Government to pay for corporate 'switch off' amid blackout fears

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Taxpayers will pay thousands of pounds to persuade UK companies to "switch off" at times of peak demand to avoid mass blackouts.

Energy secretary Ed Davey is expected to unveil a series of "last resort" measures to prevent power shortfalls in the winter months later today, which could see the Government paying companies to curb their energy consumption.

"Both the new demand and supply balancing services will be used only as a last resort – and are a safety net to protect households in difficult circumstances, such as a hard winter or very high surges in demand," Mr Davey will say, stressing no economic activity will be "curtailed" as a result and companies won't be forced to participate.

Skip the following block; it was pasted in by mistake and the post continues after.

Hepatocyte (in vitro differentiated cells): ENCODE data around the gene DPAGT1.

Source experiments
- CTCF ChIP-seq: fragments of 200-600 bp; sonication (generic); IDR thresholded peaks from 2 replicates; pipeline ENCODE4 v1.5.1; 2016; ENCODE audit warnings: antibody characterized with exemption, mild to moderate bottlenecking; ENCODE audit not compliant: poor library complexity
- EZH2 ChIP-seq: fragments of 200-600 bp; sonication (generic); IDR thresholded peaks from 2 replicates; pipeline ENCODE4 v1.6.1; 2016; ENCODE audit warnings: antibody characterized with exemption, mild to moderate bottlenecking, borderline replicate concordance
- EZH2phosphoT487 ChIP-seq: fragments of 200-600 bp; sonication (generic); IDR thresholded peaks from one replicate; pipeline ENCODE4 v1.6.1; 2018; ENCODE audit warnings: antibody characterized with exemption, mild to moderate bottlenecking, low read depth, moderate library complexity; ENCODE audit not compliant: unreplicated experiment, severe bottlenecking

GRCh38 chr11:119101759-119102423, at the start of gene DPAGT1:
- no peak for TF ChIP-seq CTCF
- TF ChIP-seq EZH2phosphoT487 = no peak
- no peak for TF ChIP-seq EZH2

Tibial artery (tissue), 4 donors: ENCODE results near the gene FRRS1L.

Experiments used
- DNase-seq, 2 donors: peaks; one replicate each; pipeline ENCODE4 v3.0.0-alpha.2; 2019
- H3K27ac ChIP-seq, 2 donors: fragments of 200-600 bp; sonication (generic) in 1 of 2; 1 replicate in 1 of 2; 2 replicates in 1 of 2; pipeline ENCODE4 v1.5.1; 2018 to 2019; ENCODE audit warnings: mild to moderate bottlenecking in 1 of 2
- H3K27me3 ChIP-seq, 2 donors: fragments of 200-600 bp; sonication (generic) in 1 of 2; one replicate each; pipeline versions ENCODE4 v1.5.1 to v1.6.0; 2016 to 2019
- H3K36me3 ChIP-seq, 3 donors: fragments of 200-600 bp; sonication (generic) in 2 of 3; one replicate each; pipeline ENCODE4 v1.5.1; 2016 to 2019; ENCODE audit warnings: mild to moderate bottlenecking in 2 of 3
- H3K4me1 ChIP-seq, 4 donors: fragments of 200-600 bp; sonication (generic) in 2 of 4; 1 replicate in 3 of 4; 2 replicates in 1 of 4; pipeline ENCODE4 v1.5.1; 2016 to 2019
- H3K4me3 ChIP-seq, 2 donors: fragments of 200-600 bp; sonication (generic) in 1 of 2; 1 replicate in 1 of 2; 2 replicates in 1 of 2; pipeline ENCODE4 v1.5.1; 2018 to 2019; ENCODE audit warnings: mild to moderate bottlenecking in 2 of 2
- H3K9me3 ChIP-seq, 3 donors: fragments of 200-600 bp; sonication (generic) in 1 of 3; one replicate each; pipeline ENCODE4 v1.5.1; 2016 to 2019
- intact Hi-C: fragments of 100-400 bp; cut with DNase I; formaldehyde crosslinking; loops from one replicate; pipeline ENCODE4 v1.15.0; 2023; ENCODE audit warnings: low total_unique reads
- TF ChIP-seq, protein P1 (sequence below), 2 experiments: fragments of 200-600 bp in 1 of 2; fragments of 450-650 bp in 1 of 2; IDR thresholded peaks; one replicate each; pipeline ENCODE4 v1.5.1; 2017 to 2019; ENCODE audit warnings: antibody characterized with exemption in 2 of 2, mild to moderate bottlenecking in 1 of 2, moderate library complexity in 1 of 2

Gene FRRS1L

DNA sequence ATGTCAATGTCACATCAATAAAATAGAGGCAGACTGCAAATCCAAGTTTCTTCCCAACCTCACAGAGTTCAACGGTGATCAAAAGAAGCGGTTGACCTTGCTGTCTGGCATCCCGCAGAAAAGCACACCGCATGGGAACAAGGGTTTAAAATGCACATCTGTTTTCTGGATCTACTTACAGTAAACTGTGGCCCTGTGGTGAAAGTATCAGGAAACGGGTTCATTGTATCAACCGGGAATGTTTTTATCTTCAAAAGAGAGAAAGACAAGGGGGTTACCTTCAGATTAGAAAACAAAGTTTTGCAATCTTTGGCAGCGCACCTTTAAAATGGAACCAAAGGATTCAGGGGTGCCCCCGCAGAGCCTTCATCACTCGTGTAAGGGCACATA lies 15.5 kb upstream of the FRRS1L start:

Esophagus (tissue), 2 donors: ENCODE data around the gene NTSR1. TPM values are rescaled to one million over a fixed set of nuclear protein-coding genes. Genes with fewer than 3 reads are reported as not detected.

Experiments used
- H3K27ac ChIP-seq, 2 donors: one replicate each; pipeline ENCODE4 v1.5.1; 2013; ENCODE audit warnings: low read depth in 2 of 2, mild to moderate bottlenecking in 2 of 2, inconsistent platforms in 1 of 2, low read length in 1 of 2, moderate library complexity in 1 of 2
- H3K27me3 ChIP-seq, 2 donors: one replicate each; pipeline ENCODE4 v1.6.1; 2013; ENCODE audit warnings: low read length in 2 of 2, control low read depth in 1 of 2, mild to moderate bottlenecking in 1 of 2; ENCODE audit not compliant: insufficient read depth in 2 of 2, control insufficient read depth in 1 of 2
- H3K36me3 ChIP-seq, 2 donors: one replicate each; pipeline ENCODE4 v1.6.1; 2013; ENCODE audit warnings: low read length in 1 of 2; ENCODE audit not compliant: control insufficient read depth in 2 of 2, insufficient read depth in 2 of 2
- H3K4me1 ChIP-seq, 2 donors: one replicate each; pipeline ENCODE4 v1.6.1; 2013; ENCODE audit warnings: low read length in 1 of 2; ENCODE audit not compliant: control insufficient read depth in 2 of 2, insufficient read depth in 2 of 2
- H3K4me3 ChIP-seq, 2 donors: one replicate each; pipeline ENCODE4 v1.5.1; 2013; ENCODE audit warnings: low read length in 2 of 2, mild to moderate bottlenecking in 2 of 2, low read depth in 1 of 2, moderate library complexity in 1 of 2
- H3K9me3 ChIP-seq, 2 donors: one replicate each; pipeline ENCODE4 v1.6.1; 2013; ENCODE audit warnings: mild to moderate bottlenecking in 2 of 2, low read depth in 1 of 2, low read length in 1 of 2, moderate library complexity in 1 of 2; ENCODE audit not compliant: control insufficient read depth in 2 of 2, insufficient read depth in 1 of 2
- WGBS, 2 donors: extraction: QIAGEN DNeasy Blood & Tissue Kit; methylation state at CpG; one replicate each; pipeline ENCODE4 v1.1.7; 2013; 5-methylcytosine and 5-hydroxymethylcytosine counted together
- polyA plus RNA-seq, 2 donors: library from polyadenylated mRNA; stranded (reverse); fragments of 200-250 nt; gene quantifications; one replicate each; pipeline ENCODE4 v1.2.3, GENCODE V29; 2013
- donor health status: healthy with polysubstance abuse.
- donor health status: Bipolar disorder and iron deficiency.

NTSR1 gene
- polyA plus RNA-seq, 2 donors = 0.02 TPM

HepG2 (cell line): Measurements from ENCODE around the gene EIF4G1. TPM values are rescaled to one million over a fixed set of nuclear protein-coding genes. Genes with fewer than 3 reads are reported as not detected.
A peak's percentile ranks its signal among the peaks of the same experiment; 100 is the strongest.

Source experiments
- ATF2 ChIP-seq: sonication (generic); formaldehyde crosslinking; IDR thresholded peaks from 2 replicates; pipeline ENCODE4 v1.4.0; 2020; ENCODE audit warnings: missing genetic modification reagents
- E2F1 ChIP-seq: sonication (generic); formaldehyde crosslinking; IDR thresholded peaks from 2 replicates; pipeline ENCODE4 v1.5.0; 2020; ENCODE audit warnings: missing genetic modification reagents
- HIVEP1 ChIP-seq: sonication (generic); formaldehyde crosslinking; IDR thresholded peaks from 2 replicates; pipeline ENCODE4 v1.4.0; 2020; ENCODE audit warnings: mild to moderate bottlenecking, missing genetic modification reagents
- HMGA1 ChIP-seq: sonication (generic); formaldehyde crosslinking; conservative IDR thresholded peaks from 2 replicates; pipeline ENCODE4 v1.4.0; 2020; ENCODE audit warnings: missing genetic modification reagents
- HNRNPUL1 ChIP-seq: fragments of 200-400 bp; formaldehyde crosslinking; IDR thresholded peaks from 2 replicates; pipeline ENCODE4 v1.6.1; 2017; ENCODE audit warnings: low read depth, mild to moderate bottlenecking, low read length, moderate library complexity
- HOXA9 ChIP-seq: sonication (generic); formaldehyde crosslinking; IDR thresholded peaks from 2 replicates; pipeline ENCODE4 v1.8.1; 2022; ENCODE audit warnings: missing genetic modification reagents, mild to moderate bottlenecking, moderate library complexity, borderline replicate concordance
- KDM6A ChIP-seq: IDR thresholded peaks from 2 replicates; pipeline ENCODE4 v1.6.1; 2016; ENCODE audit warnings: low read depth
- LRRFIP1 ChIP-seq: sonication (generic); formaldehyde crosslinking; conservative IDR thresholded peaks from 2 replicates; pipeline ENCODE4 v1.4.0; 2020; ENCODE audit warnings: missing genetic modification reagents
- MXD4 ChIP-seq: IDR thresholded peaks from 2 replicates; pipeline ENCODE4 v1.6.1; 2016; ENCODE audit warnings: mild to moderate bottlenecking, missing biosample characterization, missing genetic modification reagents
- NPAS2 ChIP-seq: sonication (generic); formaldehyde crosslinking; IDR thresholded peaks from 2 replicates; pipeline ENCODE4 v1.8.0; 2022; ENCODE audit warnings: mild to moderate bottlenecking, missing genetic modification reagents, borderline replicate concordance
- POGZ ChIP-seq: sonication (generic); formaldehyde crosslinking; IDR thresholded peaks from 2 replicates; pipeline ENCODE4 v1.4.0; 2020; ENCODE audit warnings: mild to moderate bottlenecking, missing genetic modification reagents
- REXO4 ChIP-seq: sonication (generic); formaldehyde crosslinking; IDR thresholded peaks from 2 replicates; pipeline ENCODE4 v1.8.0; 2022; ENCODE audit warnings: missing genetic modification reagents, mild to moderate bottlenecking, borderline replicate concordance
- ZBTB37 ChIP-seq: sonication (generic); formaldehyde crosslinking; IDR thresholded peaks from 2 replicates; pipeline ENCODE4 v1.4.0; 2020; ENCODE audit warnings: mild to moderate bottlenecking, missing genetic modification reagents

In a separate announcement, National Grid, the FTSE 100 giant which owns the electricity transmission system in England and Wales, announced Britain's biggest companies will be paid to reduce their energy use during peak evening hours between 4pm and 8pm on winter weekdays.

The energy operator also announced measures to secure reserves from power stations which would otherwise be closed or mothballed between the hours of 6am and 8pm on winter weekdays. The scheme will also be voluntary.

National Grid's Peter Bingham said: "It's our job as electricity system operator to make sure we've got all the right tools at our disposal to balance supply and demand on the electricity network, 24 hours a day, 365 days a year."